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Math Help - Trying to clarify a detail in Sum Of Series Theory..

  1. #1
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    Trying to clarify a detail in Sum Of Series Theory..

    Hello everyone,

    I have checked some post about sum here but...

    There is this Serie:

    (2n+1)/n^2(n+1)^2
    with n=1 to infinity

    Actually this is an easy one, I do partial fraction decomposition and come up with 1 - 1/(n+1)^2 and the limit of the last is the sum of the Serie (I am now learning series).

    However I have a question, why I cannot go directly take the limit from the very begining, which results to zero and say that the sum is zero.

    I know this is not right, but I cannot really express it why, taking the sum even for n=2 it immediately shows that my guess is wrong. Is there something more to give as an answear to my question?

    Thank you all guys,
    and I am sorry if it is not a very clear question!
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  2. #2
    MHF Contributor Also sprach Zarathustra's Avatar
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    Re: Trying to clarify a detail in Sum Of Series Theory..

    Quote Originally Posted by Melsi View Post
    Hello everyone,

    I have checked some post about sum here but...

    There is this Serie:

    (2n+1)/n^2(n+1)^2
    with n=1 to infinity

    Actually this is an easy one, I do partial fraction decomposition and come up with 1 - 1/(n+1)^2 and the limit of the last is the sum of the Serie (I am now learning series).

    However I have a question, why I cannot go directly take the limit from the very begining, which results to zero and say that the sum is zero.

    I know this is not right, but I cannot really express it why, taking the sum even for n=2 it immediately shows that my guess is wrong. Is there something more to give as an answear to my question?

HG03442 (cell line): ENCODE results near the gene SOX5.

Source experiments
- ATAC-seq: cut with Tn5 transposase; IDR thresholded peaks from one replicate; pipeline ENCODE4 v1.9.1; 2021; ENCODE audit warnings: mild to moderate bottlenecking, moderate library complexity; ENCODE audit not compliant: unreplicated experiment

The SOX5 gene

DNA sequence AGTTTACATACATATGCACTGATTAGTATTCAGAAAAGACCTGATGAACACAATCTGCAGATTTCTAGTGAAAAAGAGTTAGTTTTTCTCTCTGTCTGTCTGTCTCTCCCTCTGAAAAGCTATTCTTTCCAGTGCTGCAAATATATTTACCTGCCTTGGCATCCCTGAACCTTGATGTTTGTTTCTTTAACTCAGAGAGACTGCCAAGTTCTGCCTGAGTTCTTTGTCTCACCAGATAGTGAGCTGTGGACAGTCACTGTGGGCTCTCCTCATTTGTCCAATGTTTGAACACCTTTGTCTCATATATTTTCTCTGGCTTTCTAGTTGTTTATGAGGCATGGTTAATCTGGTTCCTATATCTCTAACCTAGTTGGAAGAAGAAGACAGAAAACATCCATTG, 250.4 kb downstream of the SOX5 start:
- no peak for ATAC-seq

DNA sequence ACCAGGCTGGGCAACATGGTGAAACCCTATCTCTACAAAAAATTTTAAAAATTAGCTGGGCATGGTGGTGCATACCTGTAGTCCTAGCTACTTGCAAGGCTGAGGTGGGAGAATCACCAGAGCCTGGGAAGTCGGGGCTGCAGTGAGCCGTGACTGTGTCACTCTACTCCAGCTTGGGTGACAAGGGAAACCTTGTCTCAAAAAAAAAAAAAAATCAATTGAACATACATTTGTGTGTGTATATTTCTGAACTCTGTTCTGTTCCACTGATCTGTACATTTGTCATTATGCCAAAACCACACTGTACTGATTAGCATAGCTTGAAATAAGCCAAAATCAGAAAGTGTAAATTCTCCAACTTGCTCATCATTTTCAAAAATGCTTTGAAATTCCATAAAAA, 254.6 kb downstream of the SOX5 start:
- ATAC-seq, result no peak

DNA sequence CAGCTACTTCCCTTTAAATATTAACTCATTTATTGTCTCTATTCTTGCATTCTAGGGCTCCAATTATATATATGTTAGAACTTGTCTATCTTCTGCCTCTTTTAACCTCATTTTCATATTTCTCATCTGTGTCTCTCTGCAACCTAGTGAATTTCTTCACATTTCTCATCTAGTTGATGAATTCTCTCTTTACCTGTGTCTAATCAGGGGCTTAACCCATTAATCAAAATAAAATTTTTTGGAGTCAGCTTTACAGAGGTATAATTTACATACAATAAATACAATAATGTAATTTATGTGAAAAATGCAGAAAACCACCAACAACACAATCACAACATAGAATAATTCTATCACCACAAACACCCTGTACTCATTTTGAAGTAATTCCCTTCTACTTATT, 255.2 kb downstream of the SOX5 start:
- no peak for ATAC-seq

Thank you all guys,
    and I am sorry if it is not a very clear question!
    Look at:  \sum_{n=1}^{\infty}\frac{1}{n}


    Moreover:

    Necessarily condition for series convergence:

    If you have a converges series:  \sum_{n=1}^{\infty}a_n then :

     \lim_{n\to\infty}a_n=0


    The opposite direction will not work see the above.


    By the way... \frac{2n+1}{n^2(n+1)^2} \neq 1 - \frac{1}{(n+1)^2} .


    \frac{2n+1}{n^2(n+1)^2}=\frac{1}{n^2}-\frac{1}{(n+1)^2}

    And now read here: Telescoping series - Wikipedia, the free encyclopedia
    Last edited by Also sprach Zarathustra; June 16th 2011 at 04:26 PM.
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  3. #3
    Junior Member
    Joined
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    Athens, Greece
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    Re: Trying to clarify a detail in Sum Of Series Theory..

    I like this part: '... always comes of ignorance'.

    Yes this is a very good point 1/n does converge but its serie does not, very good connection!

    This shows that the limit of the general term (1/n) is a different thing on its own from the sum of the serie. This is the point where I messed things up (still sequences running in my head). The limit of the general term is an other thing from the sum of the serie it self and they are not equal. Thank you very very much for your answer it is so clear now!!!
    Last edited by Melsi; June 17th 2011 at 10:35 AM.
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